Improving Overall Survival In Extensive Stage Small Cell Lung Cancer - Episode 3
Jyoti D. Patel, MD:In 2019, I think we’re really at an inflection point in the treatment of patients with small cell lung cancer. We have great evidence showing that 2 immunotherapies added to chemotherapy improved survival. The first trial that was presented was the IMpower133 trial, which looked at chemotherapycarboplatin and etoposide, or cisplatin-etoposide—with the drug atezolizumab, a PD-L1 [programmed death-ligand 1] inhibitor.
The second trial was the CASPIAN trial, which was partially reported. It is actually a trial for which we’re waiting for another arm to be reported, but patients with extensive-stage small cell cancer were randomized with chemotherapy with carboplatin-etoposide up to 4 cycles versus carboplatin with etoposide plus durvalumab, and those 2 arms have been reported. The third arm of carboplatin-durvalumab and tremelimumab is ongoing for events. And so that’s certainly an exciting sign.
The 2 arms that have been reportedthe standard arm of chemotherapy and the durvalumab arm—gave us confirmatory evidence that immunotherapy with chemotherapy improved survival.
Interestingly, between the CASPIAN study and IMpower133 study, the standard-of-care armthe carboplatin-etoposide arm or the platinum-etoposide arm—showed an overall survival of 10.3 months in both trials. We think that’s a true standard, and we can say that these trials show what survival expectations are sort of reasonably held at in a large number of patients. There’s no arm that was underperforming.
In the CASPIAN trial, with the addition of durvalumab, survival improved to 13 months. That is a significant improvement. We see a hazard ratio that’s robust. And that is leading to a lot of excitement about the addition of immunotherapy. This was a little better than what was seen with the atezolizumab study, or IMpower133. Atezolizumab also improved survival with a solid hazard ratio, but there are some subtle differences in the arms.
If we look at those subtle differences, in the IMpower133 study, if patients had brain metastases, they had to have treatment up front. For patients in the durvalumab study and the CASPIAN study, patients could have untreated asymptomatic brain metastases.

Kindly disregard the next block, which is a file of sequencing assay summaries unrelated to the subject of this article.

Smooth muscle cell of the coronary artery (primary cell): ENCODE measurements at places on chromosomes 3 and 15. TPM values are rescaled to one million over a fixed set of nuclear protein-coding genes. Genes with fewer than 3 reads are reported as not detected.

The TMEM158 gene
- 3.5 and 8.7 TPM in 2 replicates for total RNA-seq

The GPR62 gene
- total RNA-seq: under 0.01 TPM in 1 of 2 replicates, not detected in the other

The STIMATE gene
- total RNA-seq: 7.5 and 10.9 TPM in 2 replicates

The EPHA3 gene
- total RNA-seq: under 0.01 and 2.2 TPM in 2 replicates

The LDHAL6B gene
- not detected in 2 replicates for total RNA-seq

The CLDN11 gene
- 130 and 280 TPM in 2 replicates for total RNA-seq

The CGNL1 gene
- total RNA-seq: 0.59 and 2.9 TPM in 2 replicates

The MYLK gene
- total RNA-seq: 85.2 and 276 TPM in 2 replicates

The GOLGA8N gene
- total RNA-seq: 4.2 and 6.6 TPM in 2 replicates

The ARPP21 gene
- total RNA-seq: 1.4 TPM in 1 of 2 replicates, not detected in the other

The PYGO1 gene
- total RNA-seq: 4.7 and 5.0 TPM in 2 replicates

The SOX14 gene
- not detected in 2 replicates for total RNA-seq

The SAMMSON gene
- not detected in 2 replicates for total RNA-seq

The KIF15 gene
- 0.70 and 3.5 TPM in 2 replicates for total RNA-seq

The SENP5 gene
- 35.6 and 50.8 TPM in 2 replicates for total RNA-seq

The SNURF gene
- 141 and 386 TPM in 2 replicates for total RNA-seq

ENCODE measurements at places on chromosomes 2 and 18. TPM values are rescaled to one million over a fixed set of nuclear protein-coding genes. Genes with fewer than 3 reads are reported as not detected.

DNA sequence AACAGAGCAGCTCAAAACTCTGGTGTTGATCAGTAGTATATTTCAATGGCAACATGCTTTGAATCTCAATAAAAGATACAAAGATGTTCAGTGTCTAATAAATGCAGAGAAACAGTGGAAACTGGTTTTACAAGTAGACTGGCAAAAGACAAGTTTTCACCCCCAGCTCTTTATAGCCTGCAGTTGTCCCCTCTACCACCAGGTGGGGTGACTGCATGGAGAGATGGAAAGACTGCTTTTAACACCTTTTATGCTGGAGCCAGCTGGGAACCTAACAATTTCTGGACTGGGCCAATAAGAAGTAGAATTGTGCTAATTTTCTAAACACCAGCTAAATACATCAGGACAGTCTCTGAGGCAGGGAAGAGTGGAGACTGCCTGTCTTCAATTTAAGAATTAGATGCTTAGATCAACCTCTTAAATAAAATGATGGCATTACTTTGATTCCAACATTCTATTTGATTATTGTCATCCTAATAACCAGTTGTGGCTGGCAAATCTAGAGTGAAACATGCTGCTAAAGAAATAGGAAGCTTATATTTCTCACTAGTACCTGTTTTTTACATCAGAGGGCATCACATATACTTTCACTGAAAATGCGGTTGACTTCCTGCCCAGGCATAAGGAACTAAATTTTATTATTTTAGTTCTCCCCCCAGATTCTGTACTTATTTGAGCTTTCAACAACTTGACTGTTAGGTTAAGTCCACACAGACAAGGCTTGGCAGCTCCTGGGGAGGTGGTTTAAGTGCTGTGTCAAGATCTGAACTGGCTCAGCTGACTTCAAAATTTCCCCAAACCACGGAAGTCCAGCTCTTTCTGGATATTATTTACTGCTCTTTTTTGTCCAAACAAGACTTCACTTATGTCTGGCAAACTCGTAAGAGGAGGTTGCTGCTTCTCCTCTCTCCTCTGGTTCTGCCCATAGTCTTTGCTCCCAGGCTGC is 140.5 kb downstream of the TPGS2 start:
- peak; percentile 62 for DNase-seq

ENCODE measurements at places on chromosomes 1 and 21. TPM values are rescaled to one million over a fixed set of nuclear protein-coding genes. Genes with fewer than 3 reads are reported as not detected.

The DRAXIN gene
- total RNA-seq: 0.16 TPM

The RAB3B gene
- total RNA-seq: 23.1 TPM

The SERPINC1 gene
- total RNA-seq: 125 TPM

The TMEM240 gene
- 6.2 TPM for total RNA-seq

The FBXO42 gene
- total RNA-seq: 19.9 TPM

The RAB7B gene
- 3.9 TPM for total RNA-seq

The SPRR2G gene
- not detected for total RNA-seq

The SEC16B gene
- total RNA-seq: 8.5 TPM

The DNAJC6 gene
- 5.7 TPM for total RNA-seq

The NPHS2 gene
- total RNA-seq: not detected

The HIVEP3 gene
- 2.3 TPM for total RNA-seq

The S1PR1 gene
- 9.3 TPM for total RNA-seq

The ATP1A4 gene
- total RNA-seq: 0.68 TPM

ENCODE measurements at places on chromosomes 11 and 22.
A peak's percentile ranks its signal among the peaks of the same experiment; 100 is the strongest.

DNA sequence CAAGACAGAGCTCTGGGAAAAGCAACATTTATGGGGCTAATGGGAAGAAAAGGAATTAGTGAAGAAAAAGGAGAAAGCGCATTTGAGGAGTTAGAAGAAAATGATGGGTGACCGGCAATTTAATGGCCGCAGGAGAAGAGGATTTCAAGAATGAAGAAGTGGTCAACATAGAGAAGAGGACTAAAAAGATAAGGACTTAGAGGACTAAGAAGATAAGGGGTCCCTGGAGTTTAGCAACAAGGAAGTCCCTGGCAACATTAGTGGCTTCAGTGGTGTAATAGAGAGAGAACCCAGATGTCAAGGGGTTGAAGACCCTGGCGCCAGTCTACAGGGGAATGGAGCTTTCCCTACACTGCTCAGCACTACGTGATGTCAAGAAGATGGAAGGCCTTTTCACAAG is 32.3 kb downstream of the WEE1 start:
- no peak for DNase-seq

We think about patients with small cell lung cancer and how we approach them in clinical practice. We treat the brain metastasis infrequently, unless they’re profoundly symptomatic. There generally are approaches to treat with chemotherapy, because we know these chemotherapies have brain penetration and we’ll see a systemic response. And so that patient population is a little different.
Moreover, patients in the CASPIAN study were able to get PCI [prophylactic cranial irradiation] in the standard arm. Only about 10% of patients did. If they didn’t have brain metastases, a small number of patients were able to do so.
In both studies, systemic chemotherapy stopped at 4 cycles. Traditionally, we often went to 6 cycles when we had no other therapies. But now, as we’ve been doing in nonsmall cell lung cancer, chemotherapy tends to be a little more truncated.
The patient populations in both studies were good performance status patients. I think that’s who we generally see in phase III trials when we enroll a patient, recognizing that across the country and with access to care there’s great variance in how we meet patients with nonsmall cell lung cancer.
There are cohorts of patients who will get their initial therapy for small cell lung cancer in the hospital, for example. Those patients were not included in these trials. Perhaps these patients were a little better than those who we see in practice. I think that the paradigmswe can certainly expand to the patients we see.
Transcript edited for clarity.
Case: A 73-Year-Old Female With Stage IV SCLC